2. Land Acquisition: Once a site is deemed to be a quality location for a utility-scale solar project, we will enter into an Option to Purchase or Option to Lease Agreement to secure the land. The “Option” portion of the agreement allows the utility-scale solar developer to complete their studies and approvals without the fear of losing the property in the meantime. It is during the Option Period, that the solar project development process occurs. This process, which can take around 3-4 years, involves significant investment from the developer. It is, therefore, important to maintain a solid partnership between the landowner and the developer. The landowner can continue to use their land as they wish during the Option Period, and the solar project developer compensates the landowner for the Option on the land.
  3. Interconnection Design and Application: The next step in the solar project development process involves managing interconnection to the electric grid. Proper interconnection with the electric grid is crucial to a successful solar project. Once a site is under Option, our experienced team of interconnection engineers assesses interconnection at the target location and develops necessary applications. Interconnection is one of the most critical, difficult and costly aspects of project development and as solar project development continues to expand, grids will become more congested leading to increased difficulties.
  4. Site Environmental and Cultural Assessment: Even with an extensive desktop environmental review, utility-scale solar projects require extensive studies to be completed to ensure the project has no negative impact on existing ecosystems, threatened and endangered species, and cultural and archaeological resources. As a solar developer, we dedicate resources to evaluating our project sites to ensure that a solar project will not negatively impact the existing environment. Further, the soil conditions and topography are evaluated to ensure the project can be constructed efficiently.
  5. Local and State Permits and Approvals: One of the most challenging aspects of the utility-scale solar development process is achieving all required state and local approvals. At the local level, a significant amount of time is spent either progressing a project through an existing process for zoning approvals, or in some cases, working closely with the local government to develop and implement new zoning ordinances to address utility-scale solar. Additionally, most states require projects to complete state-level approval. Urban Grid prides itself on quality solar project development while being a good neighbor, which requires working closely with local stakeholders to ensure their concerns are addressed. More and more, the success of a utility-scale solar project hinges on a developers’ ability to navigate the local permitting process which requires a strong relationship with local government, as well as community business interests and residents.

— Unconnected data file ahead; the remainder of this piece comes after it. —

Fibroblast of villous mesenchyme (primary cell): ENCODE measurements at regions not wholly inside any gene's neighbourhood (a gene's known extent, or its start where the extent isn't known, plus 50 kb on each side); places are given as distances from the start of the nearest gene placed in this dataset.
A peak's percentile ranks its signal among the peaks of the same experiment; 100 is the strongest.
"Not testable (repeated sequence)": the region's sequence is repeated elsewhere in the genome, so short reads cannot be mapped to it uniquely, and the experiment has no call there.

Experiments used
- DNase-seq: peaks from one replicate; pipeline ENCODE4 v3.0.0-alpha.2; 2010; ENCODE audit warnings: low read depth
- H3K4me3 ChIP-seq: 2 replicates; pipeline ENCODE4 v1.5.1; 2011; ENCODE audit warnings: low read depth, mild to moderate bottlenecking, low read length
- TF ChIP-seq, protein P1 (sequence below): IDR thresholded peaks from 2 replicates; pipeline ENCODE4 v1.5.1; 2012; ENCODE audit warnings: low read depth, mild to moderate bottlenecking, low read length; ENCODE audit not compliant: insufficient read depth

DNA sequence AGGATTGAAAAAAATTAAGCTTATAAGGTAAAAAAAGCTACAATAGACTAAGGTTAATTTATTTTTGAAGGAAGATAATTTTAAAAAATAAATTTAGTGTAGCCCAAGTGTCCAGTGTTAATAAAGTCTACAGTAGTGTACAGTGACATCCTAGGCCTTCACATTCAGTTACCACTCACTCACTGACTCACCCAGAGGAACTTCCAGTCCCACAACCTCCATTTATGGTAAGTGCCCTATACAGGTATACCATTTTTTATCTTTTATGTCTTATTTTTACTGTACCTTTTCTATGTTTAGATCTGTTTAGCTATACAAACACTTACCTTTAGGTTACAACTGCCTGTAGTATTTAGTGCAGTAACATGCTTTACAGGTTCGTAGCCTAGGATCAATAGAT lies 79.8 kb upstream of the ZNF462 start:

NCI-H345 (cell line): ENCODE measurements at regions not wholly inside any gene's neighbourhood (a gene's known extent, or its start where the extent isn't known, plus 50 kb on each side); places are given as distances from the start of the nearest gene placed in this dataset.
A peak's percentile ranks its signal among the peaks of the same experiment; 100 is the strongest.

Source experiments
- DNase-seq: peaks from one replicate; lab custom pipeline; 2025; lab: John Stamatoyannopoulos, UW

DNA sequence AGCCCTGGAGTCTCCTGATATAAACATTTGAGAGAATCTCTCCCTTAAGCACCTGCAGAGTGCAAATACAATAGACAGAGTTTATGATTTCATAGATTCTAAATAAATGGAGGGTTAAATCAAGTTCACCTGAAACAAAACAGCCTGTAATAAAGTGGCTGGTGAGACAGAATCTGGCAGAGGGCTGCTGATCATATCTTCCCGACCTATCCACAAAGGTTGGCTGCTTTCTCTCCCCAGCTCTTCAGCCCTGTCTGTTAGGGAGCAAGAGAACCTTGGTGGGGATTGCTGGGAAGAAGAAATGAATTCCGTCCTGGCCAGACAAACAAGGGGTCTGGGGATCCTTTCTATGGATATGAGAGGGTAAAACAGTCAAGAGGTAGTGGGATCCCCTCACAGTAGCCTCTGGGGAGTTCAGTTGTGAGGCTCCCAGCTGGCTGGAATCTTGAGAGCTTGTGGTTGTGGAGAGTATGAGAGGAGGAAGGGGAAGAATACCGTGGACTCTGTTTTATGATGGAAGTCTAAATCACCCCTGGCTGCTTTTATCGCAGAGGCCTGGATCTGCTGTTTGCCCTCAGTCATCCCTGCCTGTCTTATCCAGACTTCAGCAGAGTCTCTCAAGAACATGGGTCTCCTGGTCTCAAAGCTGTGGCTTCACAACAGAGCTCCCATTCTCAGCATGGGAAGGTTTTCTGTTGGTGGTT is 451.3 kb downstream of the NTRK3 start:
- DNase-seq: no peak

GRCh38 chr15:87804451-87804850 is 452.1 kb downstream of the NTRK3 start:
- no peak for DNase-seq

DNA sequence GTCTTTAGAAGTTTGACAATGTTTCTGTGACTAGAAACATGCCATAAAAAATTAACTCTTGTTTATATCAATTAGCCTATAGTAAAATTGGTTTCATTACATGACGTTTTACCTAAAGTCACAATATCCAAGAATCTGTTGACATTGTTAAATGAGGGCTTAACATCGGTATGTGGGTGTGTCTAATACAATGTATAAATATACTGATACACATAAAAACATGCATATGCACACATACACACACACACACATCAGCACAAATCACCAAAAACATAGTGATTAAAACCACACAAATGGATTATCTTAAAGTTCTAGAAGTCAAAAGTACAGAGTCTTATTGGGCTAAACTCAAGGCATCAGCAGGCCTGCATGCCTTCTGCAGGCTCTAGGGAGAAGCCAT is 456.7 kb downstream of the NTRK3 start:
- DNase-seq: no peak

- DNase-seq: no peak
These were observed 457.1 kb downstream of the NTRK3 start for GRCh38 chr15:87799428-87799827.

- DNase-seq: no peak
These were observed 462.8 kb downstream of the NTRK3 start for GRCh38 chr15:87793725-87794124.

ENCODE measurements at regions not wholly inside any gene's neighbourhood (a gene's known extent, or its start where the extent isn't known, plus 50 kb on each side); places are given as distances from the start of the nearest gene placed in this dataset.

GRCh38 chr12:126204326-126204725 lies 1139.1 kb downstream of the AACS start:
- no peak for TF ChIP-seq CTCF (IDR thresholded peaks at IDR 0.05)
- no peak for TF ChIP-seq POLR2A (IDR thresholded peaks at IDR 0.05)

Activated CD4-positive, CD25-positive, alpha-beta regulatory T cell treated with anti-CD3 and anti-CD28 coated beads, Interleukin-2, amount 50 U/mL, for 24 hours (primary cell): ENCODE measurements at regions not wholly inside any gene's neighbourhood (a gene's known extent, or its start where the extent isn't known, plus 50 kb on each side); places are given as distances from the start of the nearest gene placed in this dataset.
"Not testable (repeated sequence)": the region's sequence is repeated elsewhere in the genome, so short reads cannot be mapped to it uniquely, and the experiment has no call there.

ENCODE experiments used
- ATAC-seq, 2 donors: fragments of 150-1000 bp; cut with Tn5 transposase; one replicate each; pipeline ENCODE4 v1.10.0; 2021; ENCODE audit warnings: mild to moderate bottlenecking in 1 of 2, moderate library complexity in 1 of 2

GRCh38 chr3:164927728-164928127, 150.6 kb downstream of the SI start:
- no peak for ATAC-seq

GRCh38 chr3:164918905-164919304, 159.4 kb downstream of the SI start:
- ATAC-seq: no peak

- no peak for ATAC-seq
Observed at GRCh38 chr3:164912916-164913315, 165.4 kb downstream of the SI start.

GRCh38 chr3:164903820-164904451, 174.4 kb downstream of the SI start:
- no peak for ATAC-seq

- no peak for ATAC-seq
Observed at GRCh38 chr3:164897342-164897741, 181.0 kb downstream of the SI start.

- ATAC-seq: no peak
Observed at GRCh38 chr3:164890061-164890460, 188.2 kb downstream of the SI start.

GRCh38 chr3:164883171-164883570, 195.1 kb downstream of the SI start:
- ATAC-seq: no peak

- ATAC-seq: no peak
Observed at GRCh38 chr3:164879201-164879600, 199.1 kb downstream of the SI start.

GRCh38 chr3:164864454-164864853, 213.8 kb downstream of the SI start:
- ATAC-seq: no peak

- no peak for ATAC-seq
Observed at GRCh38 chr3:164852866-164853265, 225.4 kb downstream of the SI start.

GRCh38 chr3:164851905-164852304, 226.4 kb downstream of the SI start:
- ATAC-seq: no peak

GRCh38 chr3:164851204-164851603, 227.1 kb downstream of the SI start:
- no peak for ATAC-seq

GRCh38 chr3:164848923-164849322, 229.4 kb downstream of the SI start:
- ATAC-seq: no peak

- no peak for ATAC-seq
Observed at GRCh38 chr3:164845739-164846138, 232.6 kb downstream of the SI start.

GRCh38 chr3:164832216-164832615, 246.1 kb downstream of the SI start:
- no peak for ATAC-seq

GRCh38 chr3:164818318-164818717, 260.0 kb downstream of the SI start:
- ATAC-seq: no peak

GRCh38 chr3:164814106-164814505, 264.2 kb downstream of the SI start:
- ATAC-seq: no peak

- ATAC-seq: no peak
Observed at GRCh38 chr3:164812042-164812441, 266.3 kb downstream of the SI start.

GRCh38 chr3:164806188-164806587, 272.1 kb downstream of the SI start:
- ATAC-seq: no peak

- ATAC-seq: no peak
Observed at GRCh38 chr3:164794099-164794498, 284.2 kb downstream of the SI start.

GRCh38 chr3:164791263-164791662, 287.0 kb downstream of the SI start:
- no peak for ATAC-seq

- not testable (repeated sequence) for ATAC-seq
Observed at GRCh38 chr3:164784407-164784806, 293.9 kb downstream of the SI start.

6. Project Construction: From ground-breaking to final deliverable of the completed, operational plant, a solar project developer must deploy a stellar construction management crew to assemble and direct skilled tradespeople for efficient and expedited plant construction. The team should complete the project within 6-12 months, depending on project size.


  1. Ongoing Operation & Maintenance: Once a utility-scale solar project is placed in service, it requires very little in terms of operations and maintenance to continue efficiently producing clean, renewable energy. In most cases, a separate operations and maintenance provider is hired to monitor, perform ongoing maintenance, troubleshoot and correct problems, and even maintain the grounds. Compared to other generation sources, the total cost and time invested in operations are very low, making solar one of the most efficient energy generation resources available.

When it’s time to realize your dream of green business operations with clean energy, partner with the leader in utility-scale solar project development. Contact Urban Grid today.